Professor Arun Bokde
Arun is a professor of neuroimaging at the Trinity College’s Institute of Neuroscience (TCIN). He is the principal investigator in the Irish component of the IMAGEN Study and oversees the smooth running of recruitment and testing of adolescents, the analysis of neuroimaging data and the acquisition of blood for genetic testing. His lab uses functional MRI and diffusion imaging to understand the neural bases of normal cognition and disease. It has a special focus on the effects of stress and neurodevelopment, and on how ageing- and disease-related changes modulate the neural networks associated with memory.
Professor Hugh Garavan
Prof. Garavan’s research focusses on the neurobiology of cognitive control functions with a specific clinical interest in the control dysfunctions typical of drug dependence. His lab uses functional MRI as its primary research tool. The lab also has an interest in establishing genotype-endophenotype relations with ongoing research into the genetics and neurobiology of ADHD and schizophrenia.
Professor Robert Whelan
Robert is an Associate Professor of Psychology. He is the co-principal investigator in the Irish component of the IMAGEN Study and oversees the recruitment and testing of participants. Prof. Whelan’s research is directed towards answering clinically relevant questions and he also has a particular interest on developing quantitative methods for neuroscience. Within IMAGEN, Prof Whelan has conducted a prospective, longitudinal study predicting adolescent binge drinking (Whelan et al., Nature, 2014, click here) and a study that related phenotypes (ADHD symptoms, substance misuse and behavioral inhibition) and genetic information to specific brain networks (Whelan et al., Nature Neuroscience, 2012, click here).
Trinity was founded by a Royal Charter from Queen Elizabeth in 1592. The Corporation of Dublin granted the new university the lands of All Hallows monastery, a mile to the south east of the city walls. Trinity is today in the very centre of Dublin, as the city has moved eastwards. Trinity’s campus contains many buildings of architectural merit, especially from the 18th and 19th centuries. These include the Chapel and Examination Hall designed by Sir William Chambers and the Museum Building designed by the Irish architects Thomas Newenham Deane and Benjamin Woodward. During its early life, Trinity was a university exclusively for the Protestant Ascendancy class of Dublin.
Following the first steps of Catholic Emancipation, Roman Catholics were first admitted in 1793 (prior to Cambridge and Oxford, upon which Trinity was modelled). In 1873 all religious tests were abolished, except for the Divinity School. However, it was not until 1970 that the Roman Catholic Church, through the Archbishop of Dublin John Charles McQuaid, lifted its policy of excommunication for Roman Catholics who enrolled without special dispensation, at the same time as the Trinity authorities allowed a Roman Catholic chaplain to be based in the college. Trinity College, Dublin is a sister college to Oriel College, University of Oxford and St John’s College, University of Cambridge. Women were admitted to Trinity as full members for the first time in 1904, thus making it the first ancient university in Ireland or Britain to do so. The first female professor was appointed in 1934.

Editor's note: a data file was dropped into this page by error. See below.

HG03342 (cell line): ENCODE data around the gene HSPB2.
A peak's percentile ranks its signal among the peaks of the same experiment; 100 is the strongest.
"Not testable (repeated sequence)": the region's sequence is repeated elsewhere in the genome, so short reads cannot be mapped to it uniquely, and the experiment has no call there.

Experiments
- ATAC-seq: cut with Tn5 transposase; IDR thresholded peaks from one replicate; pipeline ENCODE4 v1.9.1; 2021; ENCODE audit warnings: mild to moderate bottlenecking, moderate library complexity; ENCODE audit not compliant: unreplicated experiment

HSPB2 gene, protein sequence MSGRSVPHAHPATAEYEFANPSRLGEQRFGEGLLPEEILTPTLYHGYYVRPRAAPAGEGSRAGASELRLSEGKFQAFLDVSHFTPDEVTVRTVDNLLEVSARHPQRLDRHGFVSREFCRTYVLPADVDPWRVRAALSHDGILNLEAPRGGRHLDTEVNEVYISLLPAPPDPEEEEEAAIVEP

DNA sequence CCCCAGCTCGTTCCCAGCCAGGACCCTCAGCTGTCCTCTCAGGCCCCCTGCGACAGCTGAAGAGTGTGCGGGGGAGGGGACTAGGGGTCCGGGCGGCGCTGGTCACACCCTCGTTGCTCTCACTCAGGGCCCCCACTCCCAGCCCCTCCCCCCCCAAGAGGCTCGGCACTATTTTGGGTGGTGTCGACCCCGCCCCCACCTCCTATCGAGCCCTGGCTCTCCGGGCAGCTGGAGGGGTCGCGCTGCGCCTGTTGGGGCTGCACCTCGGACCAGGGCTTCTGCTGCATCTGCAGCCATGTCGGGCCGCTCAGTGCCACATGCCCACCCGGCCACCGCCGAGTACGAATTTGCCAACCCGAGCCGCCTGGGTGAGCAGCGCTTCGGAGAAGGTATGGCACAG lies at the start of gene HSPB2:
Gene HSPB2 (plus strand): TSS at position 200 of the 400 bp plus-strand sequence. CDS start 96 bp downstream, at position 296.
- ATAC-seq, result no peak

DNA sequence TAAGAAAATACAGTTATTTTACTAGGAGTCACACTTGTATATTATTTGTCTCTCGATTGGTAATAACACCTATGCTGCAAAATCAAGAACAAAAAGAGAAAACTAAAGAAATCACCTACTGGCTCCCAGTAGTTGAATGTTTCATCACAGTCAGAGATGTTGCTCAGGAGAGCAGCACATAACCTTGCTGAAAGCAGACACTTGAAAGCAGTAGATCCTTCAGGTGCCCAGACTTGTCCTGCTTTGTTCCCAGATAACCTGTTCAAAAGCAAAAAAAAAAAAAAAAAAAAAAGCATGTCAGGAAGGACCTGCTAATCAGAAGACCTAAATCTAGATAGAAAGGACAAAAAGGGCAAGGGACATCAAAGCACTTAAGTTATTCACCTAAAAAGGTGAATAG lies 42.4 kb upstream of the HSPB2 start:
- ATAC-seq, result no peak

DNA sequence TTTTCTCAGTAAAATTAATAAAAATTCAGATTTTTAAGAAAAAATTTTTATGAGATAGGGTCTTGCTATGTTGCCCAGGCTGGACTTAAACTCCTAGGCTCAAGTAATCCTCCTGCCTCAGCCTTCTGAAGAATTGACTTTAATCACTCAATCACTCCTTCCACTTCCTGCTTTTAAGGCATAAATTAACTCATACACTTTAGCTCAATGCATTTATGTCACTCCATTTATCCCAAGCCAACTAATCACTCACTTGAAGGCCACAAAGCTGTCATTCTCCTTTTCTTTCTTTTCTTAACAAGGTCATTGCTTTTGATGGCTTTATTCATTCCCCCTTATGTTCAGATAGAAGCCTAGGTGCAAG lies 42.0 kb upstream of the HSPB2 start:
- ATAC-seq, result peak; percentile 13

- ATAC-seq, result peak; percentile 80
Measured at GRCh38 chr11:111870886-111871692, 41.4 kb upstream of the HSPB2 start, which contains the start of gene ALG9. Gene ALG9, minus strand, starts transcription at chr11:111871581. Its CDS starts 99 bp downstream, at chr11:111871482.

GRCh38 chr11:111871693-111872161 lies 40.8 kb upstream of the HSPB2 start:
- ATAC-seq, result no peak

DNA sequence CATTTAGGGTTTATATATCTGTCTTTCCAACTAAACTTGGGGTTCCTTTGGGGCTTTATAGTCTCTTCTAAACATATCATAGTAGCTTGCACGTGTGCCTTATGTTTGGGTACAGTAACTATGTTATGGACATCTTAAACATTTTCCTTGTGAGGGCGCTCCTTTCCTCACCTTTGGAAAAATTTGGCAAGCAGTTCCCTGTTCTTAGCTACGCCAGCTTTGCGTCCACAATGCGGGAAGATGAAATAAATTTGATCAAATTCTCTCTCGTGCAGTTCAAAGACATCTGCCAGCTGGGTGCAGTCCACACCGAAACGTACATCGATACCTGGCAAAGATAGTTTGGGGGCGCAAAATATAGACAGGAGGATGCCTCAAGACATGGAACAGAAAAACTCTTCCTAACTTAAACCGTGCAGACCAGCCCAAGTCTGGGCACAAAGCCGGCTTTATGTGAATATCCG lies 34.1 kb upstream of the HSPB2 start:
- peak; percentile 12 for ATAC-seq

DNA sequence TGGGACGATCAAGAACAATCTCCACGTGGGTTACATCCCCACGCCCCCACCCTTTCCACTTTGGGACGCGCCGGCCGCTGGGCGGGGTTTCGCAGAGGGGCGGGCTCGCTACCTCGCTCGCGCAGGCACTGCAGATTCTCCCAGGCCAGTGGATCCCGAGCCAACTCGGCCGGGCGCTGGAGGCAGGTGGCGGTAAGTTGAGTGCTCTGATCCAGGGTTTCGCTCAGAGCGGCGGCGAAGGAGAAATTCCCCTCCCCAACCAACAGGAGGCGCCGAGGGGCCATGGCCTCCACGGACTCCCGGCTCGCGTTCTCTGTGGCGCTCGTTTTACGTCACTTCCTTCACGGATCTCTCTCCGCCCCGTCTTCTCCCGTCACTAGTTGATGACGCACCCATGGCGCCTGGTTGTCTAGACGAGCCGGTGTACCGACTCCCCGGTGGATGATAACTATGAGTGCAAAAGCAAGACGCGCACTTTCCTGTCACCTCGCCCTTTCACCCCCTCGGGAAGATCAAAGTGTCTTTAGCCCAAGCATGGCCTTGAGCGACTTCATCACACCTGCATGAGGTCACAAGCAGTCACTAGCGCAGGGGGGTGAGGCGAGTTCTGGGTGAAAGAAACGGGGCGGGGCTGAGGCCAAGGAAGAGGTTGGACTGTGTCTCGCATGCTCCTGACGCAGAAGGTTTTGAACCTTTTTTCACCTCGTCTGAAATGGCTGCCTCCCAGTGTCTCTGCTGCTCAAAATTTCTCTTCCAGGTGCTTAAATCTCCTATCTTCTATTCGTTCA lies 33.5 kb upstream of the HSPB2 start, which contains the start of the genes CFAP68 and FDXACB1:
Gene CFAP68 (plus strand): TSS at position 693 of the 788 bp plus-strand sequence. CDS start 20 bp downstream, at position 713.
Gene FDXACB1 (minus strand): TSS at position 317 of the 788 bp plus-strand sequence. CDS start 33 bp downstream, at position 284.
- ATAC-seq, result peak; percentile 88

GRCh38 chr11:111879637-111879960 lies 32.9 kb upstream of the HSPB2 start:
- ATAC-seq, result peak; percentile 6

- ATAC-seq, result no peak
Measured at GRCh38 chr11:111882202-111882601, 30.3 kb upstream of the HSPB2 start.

Trinity College Institute of Neuroscience, TCIN, is an interdisciplinary research and teaching institute with a unique niche of investigators whose mission is captured in the phrase ‘from molecules to mind’, emphasising the vision stretching across differing levels of investigation of brain function. The philosophy of the institute is that an innovative approach to research in neurosciences crosses traditionally distinct academic boundaries focusing on and anticipating the needs at the cutting edge of neuroscience, a quality that is necessary to be internationally competitive in the challenge of delivering molecule to mind to society. The main areas of research are Behavioural/Systems/Cognitive Neuroscience, Development/Plasticity/Repair, Molecular/Cellular Neuroscience, Translational/Clinical.